If God is stingy in doling out praise, then let us be more generous with one another. If you are grateful for someone, let them know. If someone has touched you, let them know. If you see the light shining in someone around you, please let them know.
Maybe we should start our own awards ceremony. Maybe we need to manufacture some little golden Quaker statues. Wouldn't that be great? Welcome to the annual West Hills Friends Quaky Awards! We could rent a red carpet for the evening, and maybe a searchlight to sweep the sky overhead. Everyone could get all dressed up. We could nominate people for best Snack Time and best Closing Prayer. Just think of all the great categories we could invent. We could have a "Best Farm Animal in a Christmas Pageant" or a "Best Use of Sock Puppet." What about a "Best Use of Spreadsheet During a Budget Presentation."
We could have some award for everyone.
In fact, we would probably need some award for everyone, wouldn't we? In some way, every person here contributes to the life of our meeting. Every one of us enriches our experience of Quaker community. We are all best at something.
We are the Body of Christ. Why would God call us together if we were all best at the same thing. We are strengthened by the diversity of our gifts.
So that is our first challenge. We need to find a way to honor the gifts that are different than ours. And we need to remember that some people are giving quietly and behind the scenes. That's how Jesus told us to give! How do we nominate those gifts that we don't even see?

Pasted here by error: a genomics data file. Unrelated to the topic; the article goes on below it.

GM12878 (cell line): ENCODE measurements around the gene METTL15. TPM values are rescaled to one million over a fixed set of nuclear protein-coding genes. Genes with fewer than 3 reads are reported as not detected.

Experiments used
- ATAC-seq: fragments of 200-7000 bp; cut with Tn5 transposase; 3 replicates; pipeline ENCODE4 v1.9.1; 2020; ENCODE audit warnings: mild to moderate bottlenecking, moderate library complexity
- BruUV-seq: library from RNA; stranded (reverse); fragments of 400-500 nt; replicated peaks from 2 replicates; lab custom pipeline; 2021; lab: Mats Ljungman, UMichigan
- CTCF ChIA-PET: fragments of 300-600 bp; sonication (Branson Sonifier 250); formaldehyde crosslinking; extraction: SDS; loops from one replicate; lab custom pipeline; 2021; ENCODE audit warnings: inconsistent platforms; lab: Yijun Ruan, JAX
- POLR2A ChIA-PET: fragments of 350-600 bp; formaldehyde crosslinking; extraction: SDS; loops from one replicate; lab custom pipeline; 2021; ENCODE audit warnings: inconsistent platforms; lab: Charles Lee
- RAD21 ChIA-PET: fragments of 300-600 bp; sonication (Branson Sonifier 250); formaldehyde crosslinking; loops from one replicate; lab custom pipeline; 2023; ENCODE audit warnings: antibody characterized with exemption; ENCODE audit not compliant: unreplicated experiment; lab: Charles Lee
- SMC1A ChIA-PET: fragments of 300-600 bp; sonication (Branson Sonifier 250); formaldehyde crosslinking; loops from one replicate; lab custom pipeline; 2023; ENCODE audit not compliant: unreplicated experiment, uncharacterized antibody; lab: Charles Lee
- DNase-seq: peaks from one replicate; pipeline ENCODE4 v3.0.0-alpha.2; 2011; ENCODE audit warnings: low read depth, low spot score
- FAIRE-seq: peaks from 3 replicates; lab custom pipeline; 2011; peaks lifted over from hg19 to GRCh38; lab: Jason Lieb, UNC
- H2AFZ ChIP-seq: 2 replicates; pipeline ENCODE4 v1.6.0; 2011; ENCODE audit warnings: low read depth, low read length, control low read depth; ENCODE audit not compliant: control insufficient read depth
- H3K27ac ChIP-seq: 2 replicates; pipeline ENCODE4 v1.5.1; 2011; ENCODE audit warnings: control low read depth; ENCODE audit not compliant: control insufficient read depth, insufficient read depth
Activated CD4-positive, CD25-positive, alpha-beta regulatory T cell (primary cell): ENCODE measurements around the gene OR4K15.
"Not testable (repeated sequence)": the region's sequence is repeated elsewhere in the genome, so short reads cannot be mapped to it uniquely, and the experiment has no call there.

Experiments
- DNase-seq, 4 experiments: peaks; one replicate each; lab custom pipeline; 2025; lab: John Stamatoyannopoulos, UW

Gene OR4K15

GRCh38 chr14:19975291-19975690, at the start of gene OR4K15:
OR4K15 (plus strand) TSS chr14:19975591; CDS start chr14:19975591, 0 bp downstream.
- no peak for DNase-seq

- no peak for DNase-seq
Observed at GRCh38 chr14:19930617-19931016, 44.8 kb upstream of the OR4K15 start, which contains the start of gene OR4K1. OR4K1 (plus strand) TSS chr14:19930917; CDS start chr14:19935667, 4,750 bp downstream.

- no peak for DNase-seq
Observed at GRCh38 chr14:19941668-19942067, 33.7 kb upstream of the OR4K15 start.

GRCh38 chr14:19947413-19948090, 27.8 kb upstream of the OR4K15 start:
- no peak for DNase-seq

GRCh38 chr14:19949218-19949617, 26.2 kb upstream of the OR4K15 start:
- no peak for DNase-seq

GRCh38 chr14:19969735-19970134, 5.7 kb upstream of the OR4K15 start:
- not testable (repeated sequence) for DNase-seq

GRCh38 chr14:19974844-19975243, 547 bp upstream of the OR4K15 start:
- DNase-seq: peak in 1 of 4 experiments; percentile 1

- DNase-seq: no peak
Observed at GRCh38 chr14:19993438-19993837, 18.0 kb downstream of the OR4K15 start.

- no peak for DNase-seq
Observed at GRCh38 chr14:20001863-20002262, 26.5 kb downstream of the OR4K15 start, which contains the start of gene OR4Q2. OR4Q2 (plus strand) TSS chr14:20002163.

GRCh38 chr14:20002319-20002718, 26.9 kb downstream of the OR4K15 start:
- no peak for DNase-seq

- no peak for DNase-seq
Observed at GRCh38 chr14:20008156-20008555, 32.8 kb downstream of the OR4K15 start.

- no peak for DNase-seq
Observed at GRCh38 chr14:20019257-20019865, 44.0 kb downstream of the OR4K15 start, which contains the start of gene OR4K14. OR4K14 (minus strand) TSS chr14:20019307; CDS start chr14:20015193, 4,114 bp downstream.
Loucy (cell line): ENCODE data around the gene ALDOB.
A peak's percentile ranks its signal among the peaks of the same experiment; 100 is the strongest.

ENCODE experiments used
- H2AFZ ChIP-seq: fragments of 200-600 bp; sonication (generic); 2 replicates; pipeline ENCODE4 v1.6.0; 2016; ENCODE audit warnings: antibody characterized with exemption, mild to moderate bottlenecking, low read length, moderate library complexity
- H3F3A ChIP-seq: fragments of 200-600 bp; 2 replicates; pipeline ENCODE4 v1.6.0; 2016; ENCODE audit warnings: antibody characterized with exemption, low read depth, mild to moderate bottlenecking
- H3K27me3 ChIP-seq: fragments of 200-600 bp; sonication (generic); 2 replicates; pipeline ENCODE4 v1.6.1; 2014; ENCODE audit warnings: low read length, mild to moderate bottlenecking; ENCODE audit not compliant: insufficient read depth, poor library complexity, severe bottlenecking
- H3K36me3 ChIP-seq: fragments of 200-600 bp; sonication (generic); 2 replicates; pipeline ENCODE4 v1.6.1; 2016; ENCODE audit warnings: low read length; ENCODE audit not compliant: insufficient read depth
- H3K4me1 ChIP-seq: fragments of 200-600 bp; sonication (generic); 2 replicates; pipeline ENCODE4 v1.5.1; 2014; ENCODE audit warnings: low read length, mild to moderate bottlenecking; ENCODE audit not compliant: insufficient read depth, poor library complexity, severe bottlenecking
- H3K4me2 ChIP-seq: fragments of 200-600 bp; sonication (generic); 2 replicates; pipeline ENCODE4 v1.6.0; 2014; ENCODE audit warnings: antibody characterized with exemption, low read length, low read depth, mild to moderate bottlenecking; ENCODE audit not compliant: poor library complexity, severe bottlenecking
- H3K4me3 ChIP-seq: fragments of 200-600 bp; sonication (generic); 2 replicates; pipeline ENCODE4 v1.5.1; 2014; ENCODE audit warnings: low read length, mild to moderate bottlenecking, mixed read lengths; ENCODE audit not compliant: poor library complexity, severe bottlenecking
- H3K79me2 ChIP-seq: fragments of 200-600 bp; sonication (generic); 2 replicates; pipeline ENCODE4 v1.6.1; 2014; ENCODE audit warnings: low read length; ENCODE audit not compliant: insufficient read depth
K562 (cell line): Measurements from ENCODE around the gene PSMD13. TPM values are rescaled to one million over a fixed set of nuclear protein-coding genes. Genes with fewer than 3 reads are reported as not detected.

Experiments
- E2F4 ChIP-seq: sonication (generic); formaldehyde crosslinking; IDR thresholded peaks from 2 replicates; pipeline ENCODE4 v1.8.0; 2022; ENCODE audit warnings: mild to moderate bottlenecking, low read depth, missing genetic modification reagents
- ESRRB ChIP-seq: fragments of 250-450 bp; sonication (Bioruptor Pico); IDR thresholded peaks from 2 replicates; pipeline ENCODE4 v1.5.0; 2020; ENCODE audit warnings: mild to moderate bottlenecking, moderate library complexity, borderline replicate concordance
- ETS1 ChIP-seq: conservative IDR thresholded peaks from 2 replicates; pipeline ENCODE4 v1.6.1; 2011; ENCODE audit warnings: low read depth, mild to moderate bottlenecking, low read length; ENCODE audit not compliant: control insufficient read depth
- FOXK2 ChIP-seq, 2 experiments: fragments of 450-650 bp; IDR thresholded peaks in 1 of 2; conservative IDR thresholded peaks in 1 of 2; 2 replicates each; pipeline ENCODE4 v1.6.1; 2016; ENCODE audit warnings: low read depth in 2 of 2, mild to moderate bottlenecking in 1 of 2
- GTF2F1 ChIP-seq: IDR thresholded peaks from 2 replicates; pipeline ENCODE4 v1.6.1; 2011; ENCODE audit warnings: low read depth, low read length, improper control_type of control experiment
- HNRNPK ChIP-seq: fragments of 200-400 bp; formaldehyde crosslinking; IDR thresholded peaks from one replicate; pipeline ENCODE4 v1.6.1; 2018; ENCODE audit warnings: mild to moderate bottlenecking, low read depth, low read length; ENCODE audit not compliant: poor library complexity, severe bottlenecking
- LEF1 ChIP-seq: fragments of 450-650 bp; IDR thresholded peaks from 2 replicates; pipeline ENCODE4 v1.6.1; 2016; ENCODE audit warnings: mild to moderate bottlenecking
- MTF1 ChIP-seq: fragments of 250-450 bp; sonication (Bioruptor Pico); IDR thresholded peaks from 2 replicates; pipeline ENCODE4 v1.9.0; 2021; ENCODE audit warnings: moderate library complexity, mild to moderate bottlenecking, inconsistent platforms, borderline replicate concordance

Writing to the church in Rome, Paul asks, "Who are you to judge someone else's servant?" And that's the problem with you and I trying to hand out awards. We don't really know what is going on. We don't know the quiet and hidden ways that people are serving.
So what about this, instead: We let every person make an acceptance speech Ð and in that speech, the person names for us the award they are accepting.
We could still have a big party. As people step to the microphone, maybe they will say, "This year, my award is for what I didn't say in Open Worship." Or maybe someone will say, "My award is for cleaning up all the dirty dishes I found in the kitchen." Or even, "This year, I was God's secret agent. Sorry, I can't give you any details. That information is classified."
Even if the praise belongs to God, we can still have a party. We can still celebrate.
Remember the story of the prodigal son.
When the prodigal son returns home, the father throws a big party to celebrate. Only one person is unhappy. The older brother is left sulking in the corner. Here's how the story ends:
"The older brother became angry and refused to go in. So his father went out and pleaded with him. But he answered his father, 'Look! All these years I've been slaving for you and never disobeyed your orders. Yet you never gave me even a young goat so I could celebrate with my friends. But when this son of yours who has squandered your property with prostitutes comes home, you kill the fattened calf for him!"
"'My son,' the father said, 'you are always with me, and everything I have is yours.'"
Jesus told us not to expect a fuss. Jesus told us that the praise belongs to God.
But that's no reason to miss the party. To the faithful older brothers and sisters among us, God says, "You are always with me, and everything I have is yours."
If we want a party, it is ours for the asking. If we want recognition for the work that we do, it is ours for the asking. But instead of earning our reward, God offers it to us as a gift. Saying that praise belongs to God is just another way of saying that God is the guest of honor. And if God is the guest of honor, then everyone is invited.
Giving praise to God is just a sneaky way of including everyone in the party.
What about you? Do you need a party?
What stops you from asking?